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Vollrath (59500P) Mirage Pro Countertop Induction Range (1800-Watt, 15-Amps, NSF)
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Specifications for this item
|EAN||0749628424538 , 0703168628948 , 0638632236636 , 0029419833221|
|Item Weight||13.38 pounds|
|Number of Items||1|
|UPC||029419833221 , 638632236636 , 703168628948 , 749628424538|
|Warranty Description||The Vollrath Company LLC warrants each of its Mirage Pro induction ranges against defects in materials and workmanship for a period of 2 years.|
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This range is equipped with a digital pushbutton control panel, bright LED readout is easy to see and a convenient temperature memory system that saves your prior temperature setting. Constructed with a 100-percent framed ceramic top, this range has fantastic durability. Knob control with digital readout makes settings quick and clear. Digital troubleshooting display. Stainless case top and aluminum bottom. Low-profile, modern case design. 100-Percent factory bench tested for ultimate quality control. 120-volt, 1800-watt, 15-ampere, 5-15-plug, NSF, UL, listed. Measures 14-inch width by 3-inch height by 15-1/4-inch depth. (NOTE: works with induction ready pans only)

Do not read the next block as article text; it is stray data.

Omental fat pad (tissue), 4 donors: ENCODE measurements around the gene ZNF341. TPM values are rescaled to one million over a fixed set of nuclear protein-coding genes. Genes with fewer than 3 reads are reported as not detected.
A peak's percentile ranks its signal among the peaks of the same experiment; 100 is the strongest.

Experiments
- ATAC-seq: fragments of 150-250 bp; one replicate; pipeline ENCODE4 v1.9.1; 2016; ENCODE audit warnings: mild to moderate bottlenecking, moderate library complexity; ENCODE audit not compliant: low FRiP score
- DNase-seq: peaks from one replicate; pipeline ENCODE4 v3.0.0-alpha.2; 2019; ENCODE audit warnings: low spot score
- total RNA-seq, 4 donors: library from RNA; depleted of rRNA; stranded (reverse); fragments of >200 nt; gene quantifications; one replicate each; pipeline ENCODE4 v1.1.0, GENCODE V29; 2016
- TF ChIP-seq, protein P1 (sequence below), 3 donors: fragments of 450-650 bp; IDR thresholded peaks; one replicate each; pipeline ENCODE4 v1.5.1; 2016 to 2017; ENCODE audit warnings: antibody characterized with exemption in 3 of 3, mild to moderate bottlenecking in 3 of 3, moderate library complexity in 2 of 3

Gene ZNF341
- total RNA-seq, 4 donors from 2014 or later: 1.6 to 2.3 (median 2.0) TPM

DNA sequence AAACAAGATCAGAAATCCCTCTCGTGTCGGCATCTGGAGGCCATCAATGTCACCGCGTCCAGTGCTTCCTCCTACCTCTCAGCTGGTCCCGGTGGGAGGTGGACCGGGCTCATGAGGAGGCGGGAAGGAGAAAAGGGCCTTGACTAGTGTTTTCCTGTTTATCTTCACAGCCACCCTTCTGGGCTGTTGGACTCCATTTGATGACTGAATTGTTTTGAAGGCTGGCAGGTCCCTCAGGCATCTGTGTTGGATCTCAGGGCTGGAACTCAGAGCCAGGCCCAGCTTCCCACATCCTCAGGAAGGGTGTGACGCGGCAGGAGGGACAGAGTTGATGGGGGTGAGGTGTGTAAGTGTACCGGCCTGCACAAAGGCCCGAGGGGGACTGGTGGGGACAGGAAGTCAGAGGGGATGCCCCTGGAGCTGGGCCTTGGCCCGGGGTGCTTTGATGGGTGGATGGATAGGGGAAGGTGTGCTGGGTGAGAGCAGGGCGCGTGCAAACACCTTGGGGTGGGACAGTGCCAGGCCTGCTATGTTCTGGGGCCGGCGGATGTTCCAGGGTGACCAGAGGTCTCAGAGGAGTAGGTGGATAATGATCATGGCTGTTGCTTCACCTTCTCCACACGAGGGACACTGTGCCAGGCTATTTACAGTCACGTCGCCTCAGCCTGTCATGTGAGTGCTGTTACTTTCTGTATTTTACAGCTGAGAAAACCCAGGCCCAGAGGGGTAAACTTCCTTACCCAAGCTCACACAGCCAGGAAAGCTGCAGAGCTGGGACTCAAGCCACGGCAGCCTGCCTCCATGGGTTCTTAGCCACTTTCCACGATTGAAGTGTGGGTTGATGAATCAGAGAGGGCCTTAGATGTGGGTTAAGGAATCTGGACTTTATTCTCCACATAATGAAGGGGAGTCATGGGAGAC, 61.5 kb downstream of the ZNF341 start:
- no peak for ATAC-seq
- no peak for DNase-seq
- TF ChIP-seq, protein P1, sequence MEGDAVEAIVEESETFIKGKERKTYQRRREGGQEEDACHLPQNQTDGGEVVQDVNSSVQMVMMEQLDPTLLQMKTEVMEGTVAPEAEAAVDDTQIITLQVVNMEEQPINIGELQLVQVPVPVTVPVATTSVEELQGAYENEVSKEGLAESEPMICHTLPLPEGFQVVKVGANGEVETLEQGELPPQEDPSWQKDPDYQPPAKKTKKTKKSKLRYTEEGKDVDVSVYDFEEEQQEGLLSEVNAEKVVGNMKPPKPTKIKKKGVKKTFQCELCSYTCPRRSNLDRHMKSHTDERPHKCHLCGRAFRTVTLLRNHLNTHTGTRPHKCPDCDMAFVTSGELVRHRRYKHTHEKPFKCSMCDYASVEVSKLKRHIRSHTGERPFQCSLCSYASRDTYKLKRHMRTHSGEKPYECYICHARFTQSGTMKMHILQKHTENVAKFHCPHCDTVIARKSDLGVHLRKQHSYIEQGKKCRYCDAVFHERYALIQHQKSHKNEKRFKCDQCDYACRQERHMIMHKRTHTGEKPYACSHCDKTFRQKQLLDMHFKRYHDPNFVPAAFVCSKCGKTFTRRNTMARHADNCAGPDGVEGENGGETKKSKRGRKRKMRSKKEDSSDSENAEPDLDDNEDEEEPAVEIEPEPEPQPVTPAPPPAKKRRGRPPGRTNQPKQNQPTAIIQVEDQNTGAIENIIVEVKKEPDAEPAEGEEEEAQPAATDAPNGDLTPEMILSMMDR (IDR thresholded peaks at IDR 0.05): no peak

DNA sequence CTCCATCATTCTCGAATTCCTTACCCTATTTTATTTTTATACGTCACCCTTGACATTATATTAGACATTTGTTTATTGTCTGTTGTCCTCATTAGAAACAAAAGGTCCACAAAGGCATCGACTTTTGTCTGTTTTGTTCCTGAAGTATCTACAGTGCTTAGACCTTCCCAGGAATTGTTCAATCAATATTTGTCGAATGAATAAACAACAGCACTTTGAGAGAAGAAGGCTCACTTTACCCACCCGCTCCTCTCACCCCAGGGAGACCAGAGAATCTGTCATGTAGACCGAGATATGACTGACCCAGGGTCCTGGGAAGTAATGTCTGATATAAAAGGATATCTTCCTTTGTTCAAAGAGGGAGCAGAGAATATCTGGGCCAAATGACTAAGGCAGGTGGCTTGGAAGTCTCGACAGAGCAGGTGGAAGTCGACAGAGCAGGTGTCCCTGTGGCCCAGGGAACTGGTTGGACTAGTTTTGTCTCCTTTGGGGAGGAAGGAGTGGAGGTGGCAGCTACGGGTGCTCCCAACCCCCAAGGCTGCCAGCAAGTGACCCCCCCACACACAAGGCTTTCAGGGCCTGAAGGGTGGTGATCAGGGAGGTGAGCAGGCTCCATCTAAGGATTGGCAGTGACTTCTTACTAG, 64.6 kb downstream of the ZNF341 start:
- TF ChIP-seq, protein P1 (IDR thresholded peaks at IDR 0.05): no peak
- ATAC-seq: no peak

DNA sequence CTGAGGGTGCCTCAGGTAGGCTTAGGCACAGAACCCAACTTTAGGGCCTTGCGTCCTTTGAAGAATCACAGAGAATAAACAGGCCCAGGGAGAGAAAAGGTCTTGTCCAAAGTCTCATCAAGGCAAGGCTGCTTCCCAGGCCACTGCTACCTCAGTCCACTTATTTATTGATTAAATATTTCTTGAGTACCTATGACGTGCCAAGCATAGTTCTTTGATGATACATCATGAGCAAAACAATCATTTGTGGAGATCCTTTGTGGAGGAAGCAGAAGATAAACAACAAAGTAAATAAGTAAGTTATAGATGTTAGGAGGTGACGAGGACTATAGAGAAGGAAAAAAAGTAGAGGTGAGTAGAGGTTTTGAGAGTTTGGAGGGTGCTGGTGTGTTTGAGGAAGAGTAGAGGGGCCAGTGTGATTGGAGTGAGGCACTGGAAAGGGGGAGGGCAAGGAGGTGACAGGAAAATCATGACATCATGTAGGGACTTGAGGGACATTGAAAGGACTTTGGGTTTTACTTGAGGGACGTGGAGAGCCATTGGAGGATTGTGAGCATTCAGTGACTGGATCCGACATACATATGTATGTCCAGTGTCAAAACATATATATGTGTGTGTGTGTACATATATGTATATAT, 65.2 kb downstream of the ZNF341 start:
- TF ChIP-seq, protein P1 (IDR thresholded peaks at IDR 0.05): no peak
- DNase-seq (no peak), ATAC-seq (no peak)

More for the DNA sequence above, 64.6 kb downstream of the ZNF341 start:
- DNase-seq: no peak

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Top customer reviews
The boil pattern with the Vollrath 59500P Mirage Pro Countertop Induction Range, was a bit odd not unusuable or defective just odd. However the entire soup contents got hot 1/3 faster than my radiant range top using the same pot. The chicken cooked nicely tender and delicious. Matter of fact I like the Vollrath 59500P Mirage Pro Countertop Induction Range more than my radiant range because; I had far better control over the soup the tempreture as it cooked than my current full size radiant range affords. The soup cooked in a larger then 14 in pot was cooked to piping hot awesomeness, tasting just fine too boot. In my humble estimation their is nothing at all wrong with the 14 inch measure stated in this ad as it gets food cooked in larger pans cooked without issue. The induction range handled my over 14 inch cast iron crockpot cooking its contents like a champ.
Now lets look at the elements I think make this more expensive induction range a good deal. First off right out of the box you can feel this is a quality unit, heavy, solid, strudy as in well constructed through and through. No flimsy plastic bits. The controls are solid and durable without feeling "toy-like". The upper casing of the range is a case made of good guage Brushed Stainless Steel. The range itself is covered in a heat resistant glass surface that is flush with the sides of the unit allowing for slightly larger induction ready pots and pans to be used without issue. I made my brother french toast then pancakes using his favorite very large cast iron pan and everything came out fine. Even if the rated cooking surface is small the a cast iron or induction ready pans I used heat evenly so the warmth is absorbed evenly into the food. The controls are simple, intutive and very well laid out. The induction range controls change at increments of 1 from zero to hundred or you can use the electronic temp guages to control cooking by in fahrenheit or celsius. Whatever your choice management of temp's is awesome IF you use a FLAT bottom induction ready pan. If you need timed cooking their is a built in timer that can be used.